Kangaroos hit by cars and attacked after golf course fencing put up in Yanchep


Veterinary student Mahala Panegyres, who looks after orphaned joeys, holds Buddy. Picture: Martin Kennealey        www.communitypix.com.au   d459388
Kangaroos hit by cars and attacked after golf course fencing put up in Yanchep
Veterinary student Mahala Panegyres, who looks after orphaned joeys, holds Buddy. Picture: Martin Kennealey        www.communitypix.com.au d459388

KANGAROOS are reportedly being hit by cars and attacked by dogs as they continue to live among Yanchep homes.

Lisa Gregory, who has lived in Yanchep for 18 years, said she had seen “horrible” things happen to kangaroos since Sun City Country Club erected a fence at its perimeter along St Andrews Drive and Russley Grove in February.

“I’ve seen kangaroos get run over, chased by dogs, break their limbs and legs from the fence and just the separation from their family. It’s horrible,” she said. “It’s what you witness; it’s horrible.”

She said the kangaroos would previously return to the golf course if chased but now had “nowhere to go”.

Two Rocks veterinary student Mahala Panegyres has become a carer for orphaned joeys through Northern Valleys Wildlife Support and attends residents’ reports of injured kangaroos.

“Every day there is something new, it has been a really stressful time,” she said.

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Mrs Panegyres believed the club regularly mustering kangaroos off the course resulted in the mob of about 30 kangaroos living at St Andrews Park and grassland across the road.

“They’re just trying to get back to where they came from,” she said. “They need to be relocated.”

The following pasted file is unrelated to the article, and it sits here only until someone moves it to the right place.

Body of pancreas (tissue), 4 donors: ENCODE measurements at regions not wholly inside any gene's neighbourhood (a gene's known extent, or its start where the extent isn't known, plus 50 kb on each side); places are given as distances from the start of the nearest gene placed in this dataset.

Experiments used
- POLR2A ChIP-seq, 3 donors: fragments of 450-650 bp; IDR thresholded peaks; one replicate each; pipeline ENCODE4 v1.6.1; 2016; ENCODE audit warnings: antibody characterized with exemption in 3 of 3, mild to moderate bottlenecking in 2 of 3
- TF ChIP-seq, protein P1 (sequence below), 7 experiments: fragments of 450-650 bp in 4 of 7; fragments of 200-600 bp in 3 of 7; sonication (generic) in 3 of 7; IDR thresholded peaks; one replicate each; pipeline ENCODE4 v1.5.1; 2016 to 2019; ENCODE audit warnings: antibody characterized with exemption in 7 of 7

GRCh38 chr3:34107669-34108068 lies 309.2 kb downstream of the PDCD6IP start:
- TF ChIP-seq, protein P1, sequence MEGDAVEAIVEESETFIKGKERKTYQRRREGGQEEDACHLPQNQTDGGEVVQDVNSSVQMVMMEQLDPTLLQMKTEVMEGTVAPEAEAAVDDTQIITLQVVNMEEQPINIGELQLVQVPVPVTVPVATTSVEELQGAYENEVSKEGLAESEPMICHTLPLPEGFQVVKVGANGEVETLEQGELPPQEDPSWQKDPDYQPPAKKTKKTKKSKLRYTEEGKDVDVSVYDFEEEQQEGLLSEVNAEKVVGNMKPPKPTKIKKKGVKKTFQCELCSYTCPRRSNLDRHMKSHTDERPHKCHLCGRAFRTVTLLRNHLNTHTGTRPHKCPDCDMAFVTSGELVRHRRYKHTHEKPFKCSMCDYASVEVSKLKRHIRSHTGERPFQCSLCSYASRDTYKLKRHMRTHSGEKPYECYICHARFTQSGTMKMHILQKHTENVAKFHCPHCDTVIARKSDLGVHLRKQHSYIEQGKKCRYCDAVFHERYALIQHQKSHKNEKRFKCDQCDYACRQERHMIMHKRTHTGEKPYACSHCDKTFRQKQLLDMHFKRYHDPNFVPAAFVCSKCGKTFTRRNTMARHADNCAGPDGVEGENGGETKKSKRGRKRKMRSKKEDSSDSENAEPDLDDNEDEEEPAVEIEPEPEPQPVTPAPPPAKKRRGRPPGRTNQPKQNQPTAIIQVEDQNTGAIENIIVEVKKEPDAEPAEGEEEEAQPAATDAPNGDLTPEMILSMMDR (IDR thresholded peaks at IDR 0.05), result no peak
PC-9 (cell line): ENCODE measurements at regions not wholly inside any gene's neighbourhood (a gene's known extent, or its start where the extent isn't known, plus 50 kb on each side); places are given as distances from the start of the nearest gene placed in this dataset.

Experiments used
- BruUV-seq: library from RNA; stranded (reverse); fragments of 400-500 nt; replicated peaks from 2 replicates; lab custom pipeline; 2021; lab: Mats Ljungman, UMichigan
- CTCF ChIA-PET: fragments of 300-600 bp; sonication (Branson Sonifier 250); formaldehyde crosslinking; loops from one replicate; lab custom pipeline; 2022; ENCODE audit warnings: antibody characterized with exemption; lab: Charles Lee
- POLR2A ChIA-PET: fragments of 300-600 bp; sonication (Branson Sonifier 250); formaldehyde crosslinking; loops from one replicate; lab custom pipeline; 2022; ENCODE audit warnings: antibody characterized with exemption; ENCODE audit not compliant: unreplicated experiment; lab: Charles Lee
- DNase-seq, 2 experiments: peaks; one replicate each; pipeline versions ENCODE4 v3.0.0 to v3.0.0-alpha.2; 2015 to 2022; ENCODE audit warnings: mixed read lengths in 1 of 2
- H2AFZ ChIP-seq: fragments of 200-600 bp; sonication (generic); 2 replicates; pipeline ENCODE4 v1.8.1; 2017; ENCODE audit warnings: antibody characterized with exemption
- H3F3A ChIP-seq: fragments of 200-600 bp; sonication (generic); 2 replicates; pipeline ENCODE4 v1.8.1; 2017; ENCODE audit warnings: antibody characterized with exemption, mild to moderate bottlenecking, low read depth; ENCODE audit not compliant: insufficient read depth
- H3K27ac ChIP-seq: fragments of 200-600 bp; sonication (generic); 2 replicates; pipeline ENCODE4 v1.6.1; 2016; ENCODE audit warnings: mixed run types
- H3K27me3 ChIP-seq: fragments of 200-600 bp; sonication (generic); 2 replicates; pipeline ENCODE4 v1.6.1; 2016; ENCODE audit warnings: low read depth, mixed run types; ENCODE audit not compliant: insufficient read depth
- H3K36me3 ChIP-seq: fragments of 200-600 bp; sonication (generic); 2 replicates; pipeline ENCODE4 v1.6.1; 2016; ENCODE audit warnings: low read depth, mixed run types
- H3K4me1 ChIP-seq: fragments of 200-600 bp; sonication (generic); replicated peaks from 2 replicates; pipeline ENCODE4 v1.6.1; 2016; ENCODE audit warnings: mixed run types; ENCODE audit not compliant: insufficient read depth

She said kangaroos being hit by cars and attacked by dogs occurred often and with no party leading any action, believed the deaths would continue.

“I think it’s going to get worse before it will get better,” she said.

As reported in late June, the City of Wanneroo had mediated with the club, Yanchep Golf Estate owner Peet, Vertex Estate landowner Primewest and St Andrews Estate owner Yanchep Beach Joint Venture for them to build fencing along the perimeters of the area by the end of July, after which kangaroos could be relocated.

City acting planning and sustainability director Mark Dickson said most of the fencing had been installed.

“Areas still remaining to be fenced are not critical to the overall kangaroo management initiative at this stage.” he said.

“It is anticipated that the final fencing works will be completed over the coming weeks, subject to these land tenure issues being resolved.”Mr Dickson said the City was co-ordinating stakeholders’ agreed undertakings but not interfering or directing.

Primewest development manager Matthew Pears said the remaining area of fencing depended on other landowners and would be ineffective if installed now.

“Primewest has installed more than 1500m of fencing along the eastern boundary of our site to restrict kangaroos from moving between bushland areas to the north and west of our land and the existing St Andrews Estate,” he said.

“This fencing has been co-ordinated to connect with additional sections of fencing installed to the north and east of our land.

Peet chief executive Brendan Gore said it had engaged fauna management specialists to advise on the safest way to move kangaroos from the estate to bushland and installed fencing along the eastern side of Yanchep Golf Estate in July.

Mrs Panegyres said temporary fencing erected over a recent weekend had trapped kangaroos.

Two had died overnight, but Mr Gore said it was part of a process approved by the Department of Parks and Wildlife to relocate nearly 100 kangaroos.

“Independently, Peet has provided a written update to residents; erected signage to discourage damage to fencing, continued to liaise with council, relocated some kangaroos and worked with fauna specialists to develop a specific kangaroo management plan,” he said.

Club president Greg Mitchell said 70 per cent of the course had been fenced and fewer than 15 kangaroos remained there.

He hoped the remaining area would be fenced within eight weeks and said weekly mustering of kangaroos had stopped.

“We have no need to do that now with the amount of kangaroos we have,” he said.

“Our kangaroo problem has now basically gone away.”